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[–] TrivialGravitas 0 points 2 points (+2|-0) ago 

So this question requires picking a reference frame, the obvious one is going to be 'relative to the local galactic supercluster'

as it turns out we're headed toward the center of it at about 1000 km/s http://www.scientificamerican.com/article/how-fast-is-the-earth-mov/

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[–] syllovespan [S] 0 points 1 points (+1|-0) ago 

Thanks for the link, the other article I saw had it a just slightly faster. Still, 870,200 miles per hour, 20+ million miles per day, for billions of years. The party is at the Great Attractor but we don't get to see it for now because of the Zone of Avoidance. I'm too small to comprehend this vastness but I love thinking about it.

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[–] TrivialGravitas 0 points 1 points (+1|-0) ago 

we're moving towards it substantially faster than we were billions of years ago. Both because the attraction is stronger as we get closer and because the acceleration rate is still really slow.

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[–] Charlie_Prime 0 points 2 points (+2|-0) ago  (edited ago)

To calculate movement, you must decide what that movement will be relative to.

Relative to my computer monitor, I am sitting still. At this same instant relative to the sun, I am moving very fast.

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[–] syllovespan [S] 0 points 0 points (+0|-0) ago 

How about relative to other galaxies? I was thinking in terms of the front-end speed of the Milky Way itself. I envision our galaxy moving through space like a big old frisbee, it has rotation and forward velocity (speed?, not sure if used the term velocity correctly here). Because gravity allows us to feel like we're sitting still, many forget or perhaps don't realize that we are heading toward somewhere in this vast universe at speeds that are probably difficult if not impossible to grasp.

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[–] Charlie_Prime 0 points 2 points (+2|-0) ago 

My point was that you need to pick a galaxy to measure against.

Each one will be different.

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[–] RayLomas 0 points 1 points (+1|-0) ago 

Well, first we need to decide what frame of reference we use. If we pick the CMB rest frame, then according to wikipedia it's 552 ± 6 km/s. Keep in mind that CMB rest frame is a convenient, but still an arbitrary choice.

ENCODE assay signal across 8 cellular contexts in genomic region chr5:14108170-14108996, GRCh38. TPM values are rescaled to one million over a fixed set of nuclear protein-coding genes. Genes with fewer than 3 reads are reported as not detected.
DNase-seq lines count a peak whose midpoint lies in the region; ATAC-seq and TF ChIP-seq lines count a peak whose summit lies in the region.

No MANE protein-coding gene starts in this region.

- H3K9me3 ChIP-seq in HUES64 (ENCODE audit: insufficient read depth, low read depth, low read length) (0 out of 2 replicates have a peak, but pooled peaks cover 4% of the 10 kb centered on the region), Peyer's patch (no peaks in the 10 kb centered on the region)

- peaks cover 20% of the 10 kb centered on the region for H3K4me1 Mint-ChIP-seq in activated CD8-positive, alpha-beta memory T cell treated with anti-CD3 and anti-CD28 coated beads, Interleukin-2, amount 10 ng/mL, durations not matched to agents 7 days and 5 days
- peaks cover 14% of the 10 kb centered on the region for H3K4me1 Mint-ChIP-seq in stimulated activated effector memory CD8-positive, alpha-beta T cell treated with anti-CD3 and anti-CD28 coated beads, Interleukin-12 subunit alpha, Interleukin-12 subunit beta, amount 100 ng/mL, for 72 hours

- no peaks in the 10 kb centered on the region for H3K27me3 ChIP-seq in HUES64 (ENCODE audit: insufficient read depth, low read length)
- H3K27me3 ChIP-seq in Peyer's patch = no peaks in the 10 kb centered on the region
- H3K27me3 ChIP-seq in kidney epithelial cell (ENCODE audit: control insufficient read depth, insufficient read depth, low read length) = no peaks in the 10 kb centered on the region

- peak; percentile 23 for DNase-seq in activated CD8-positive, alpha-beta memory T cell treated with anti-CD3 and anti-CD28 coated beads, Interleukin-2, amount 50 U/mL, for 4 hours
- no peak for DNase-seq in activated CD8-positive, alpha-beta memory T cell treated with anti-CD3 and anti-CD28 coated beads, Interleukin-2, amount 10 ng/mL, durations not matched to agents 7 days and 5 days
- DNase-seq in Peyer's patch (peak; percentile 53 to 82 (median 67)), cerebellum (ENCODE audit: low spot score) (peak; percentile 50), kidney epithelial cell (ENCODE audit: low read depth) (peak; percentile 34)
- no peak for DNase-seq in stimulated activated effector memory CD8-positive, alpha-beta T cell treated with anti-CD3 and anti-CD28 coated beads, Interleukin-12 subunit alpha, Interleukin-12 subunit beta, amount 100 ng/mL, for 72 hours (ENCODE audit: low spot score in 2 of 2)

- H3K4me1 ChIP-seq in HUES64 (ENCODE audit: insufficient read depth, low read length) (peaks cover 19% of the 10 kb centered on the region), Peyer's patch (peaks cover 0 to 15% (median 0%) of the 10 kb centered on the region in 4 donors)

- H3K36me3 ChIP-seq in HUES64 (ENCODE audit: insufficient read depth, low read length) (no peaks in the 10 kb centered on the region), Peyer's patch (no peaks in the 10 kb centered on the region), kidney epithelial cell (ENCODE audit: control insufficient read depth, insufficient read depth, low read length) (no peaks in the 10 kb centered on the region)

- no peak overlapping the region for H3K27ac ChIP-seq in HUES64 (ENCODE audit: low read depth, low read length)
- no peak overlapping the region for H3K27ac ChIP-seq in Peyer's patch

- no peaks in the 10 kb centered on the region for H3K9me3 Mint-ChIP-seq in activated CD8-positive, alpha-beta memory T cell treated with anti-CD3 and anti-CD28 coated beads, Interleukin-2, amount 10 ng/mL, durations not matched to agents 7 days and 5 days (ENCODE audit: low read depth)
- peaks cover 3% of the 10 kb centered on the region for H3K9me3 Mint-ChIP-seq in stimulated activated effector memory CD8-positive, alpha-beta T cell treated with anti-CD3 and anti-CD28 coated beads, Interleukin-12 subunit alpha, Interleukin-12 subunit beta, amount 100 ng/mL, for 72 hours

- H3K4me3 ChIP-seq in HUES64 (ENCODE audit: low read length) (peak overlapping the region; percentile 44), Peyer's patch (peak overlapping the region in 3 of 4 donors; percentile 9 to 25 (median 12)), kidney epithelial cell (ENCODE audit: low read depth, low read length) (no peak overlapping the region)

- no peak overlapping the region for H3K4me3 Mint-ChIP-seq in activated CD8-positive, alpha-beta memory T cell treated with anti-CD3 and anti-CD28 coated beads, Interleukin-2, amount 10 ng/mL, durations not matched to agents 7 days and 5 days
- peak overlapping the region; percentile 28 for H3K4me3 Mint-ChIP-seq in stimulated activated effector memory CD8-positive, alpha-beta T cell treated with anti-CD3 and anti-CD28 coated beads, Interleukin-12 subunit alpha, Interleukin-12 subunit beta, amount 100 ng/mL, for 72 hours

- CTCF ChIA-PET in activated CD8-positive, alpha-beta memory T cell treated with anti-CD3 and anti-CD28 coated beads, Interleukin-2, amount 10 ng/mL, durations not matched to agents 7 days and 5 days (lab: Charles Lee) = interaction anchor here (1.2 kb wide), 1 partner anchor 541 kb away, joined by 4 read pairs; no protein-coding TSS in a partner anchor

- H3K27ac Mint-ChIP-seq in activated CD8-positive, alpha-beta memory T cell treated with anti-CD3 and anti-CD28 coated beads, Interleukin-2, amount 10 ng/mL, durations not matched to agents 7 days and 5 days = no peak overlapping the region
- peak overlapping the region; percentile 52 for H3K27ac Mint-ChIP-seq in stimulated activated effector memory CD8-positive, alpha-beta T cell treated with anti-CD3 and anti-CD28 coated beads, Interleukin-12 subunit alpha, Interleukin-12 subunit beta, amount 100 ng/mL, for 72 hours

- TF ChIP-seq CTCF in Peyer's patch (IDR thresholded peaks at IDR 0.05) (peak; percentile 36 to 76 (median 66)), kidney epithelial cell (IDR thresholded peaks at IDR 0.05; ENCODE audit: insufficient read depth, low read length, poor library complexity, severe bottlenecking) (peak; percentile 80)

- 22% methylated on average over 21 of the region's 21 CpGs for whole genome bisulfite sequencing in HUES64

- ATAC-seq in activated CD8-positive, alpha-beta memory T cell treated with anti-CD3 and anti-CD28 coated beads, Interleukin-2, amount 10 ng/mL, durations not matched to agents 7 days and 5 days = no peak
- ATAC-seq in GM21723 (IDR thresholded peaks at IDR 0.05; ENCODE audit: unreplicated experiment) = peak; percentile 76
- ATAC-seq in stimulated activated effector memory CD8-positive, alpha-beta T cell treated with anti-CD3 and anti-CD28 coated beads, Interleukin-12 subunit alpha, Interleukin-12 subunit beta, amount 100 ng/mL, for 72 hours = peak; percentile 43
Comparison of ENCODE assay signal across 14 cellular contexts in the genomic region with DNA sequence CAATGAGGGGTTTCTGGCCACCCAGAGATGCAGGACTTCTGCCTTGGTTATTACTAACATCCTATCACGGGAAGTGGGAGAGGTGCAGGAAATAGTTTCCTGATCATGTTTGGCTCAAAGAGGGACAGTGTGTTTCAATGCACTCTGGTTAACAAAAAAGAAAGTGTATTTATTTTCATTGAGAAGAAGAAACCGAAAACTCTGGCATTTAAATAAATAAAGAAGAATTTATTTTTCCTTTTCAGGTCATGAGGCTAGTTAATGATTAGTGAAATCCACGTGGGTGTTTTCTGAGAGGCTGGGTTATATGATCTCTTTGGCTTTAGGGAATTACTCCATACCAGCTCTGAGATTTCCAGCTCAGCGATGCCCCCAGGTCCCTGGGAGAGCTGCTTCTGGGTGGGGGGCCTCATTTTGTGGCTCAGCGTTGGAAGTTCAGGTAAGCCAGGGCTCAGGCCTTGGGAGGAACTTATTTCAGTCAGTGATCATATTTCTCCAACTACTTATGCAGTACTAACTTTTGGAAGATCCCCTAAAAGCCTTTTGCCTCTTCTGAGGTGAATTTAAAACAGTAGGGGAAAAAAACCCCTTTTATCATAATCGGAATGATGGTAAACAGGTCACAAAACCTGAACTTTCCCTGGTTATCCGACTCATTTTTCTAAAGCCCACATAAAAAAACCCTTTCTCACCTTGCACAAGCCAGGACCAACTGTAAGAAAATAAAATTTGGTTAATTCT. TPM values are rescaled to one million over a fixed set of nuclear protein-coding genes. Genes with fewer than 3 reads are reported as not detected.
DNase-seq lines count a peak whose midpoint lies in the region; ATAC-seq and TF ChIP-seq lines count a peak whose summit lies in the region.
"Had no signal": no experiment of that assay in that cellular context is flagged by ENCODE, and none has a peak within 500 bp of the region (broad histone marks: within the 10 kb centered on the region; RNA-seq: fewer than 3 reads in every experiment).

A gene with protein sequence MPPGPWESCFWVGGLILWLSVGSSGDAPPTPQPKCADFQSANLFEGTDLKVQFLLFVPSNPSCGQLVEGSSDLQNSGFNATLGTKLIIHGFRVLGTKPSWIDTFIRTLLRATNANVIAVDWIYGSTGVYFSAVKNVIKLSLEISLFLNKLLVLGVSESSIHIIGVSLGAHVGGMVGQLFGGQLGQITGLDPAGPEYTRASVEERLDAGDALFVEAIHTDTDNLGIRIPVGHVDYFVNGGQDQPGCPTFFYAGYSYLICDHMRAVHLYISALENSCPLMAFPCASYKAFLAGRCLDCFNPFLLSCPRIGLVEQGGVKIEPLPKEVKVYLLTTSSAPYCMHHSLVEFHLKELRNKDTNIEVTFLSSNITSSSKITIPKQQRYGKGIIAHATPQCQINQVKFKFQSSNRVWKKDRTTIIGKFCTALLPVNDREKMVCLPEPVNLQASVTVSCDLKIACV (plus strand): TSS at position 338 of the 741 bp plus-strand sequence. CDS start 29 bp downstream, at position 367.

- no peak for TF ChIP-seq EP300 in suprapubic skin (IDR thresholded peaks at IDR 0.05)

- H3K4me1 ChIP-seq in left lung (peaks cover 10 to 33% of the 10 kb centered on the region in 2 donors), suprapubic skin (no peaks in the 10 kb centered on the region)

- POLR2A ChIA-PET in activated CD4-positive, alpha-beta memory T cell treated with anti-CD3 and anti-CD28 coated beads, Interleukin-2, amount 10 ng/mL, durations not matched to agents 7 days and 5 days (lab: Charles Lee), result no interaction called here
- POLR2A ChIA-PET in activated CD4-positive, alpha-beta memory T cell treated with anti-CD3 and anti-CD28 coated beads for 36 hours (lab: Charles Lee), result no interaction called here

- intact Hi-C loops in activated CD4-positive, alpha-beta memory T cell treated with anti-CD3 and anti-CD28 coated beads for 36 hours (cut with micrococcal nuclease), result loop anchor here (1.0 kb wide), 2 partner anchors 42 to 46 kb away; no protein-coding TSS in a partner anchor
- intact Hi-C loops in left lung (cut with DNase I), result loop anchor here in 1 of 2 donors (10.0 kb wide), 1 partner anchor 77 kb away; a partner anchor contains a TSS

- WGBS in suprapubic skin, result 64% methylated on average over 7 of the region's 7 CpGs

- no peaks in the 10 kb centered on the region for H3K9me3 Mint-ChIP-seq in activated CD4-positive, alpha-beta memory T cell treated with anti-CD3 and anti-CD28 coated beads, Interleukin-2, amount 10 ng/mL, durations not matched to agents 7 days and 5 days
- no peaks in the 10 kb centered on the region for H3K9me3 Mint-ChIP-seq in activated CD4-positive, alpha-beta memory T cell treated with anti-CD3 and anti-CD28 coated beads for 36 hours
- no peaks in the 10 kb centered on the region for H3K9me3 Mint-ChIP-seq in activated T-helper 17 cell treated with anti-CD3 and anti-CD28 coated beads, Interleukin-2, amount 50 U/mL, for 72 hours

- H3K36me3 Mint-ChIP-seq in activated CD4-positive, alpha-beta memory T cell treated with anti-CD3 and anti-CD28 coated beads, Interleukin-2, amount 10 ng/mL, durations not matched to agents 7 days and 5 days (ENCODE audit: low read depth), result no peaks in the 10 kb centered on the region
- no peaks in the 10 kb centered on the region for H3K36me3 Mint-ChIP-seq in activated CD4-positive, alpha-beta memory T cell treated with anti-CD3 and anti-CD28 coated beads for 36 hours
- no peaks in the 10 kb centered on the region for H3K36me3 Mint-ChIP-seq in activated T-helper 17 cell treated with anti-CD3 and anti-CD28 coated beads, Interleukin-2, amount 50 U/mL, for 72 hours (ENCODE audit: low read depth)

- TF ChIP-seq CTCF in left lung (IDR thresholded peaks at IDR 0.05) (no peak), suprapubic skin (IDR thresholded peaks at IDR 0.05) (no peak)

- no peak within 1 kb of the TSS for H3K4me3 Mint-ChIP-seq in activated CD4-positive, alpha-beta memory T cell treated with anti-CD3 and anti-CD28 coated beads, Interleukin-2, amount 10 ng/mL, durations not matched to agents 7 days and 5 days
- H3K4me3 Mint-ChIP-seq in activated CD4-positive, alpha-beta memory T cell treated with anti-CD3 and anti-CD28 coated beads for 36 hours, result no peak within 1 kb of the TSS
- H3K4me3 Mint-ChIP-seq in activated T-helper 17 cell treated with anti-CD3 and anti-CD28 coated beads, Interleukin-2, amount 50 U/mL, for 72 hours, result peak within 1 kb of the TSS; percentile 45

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[–] gcb 0 points 1 points (+1|-0) ago 

The most common theory is that the universe is expanding. If that is true, then everything is getting further and further away from everything else. Relative speed would be a function of the distance between the two objects - closer object would have a slower relative than comparing two distant object.

Expansion is of course just one theory. This article for example indicates otherwise.

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[–] syllovespan [S] 0 points 1 points (+1|-0) ago 

I have a difficult time squaring in my non-scientist mind that all galaxies are moving away from each other yet we're headed for a collision with Andromeda.

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[–] The_Cat 0 points 2 points (+2|-0) ago 

It's Hubble's law, and is actually based on observation. Everything in the universe moves away from each other. The further two objects are apart, the faster they're moving away. The expression is ridiculously simple:

v = H*D

where v is velocity, D is distance and H is Hubble's constant. H is about 21 km/s / Mly. This is also the only form which respects the Copernican principle. Because no matter where you go in the universe, Hubble's law will hold in exactly that form1.

Andromeda is one of only a handful of exceptions. It's so close to us that local gravity is actually stronger than the expansion of the universe. So in billions of years, Andromeda and the Milky Way will collide and merge, while the rest of the universe moves away.

1 Note: While that form is correct for the entire universe, Hubble's constant is getting larger throughout time, so the expansion is accelerating.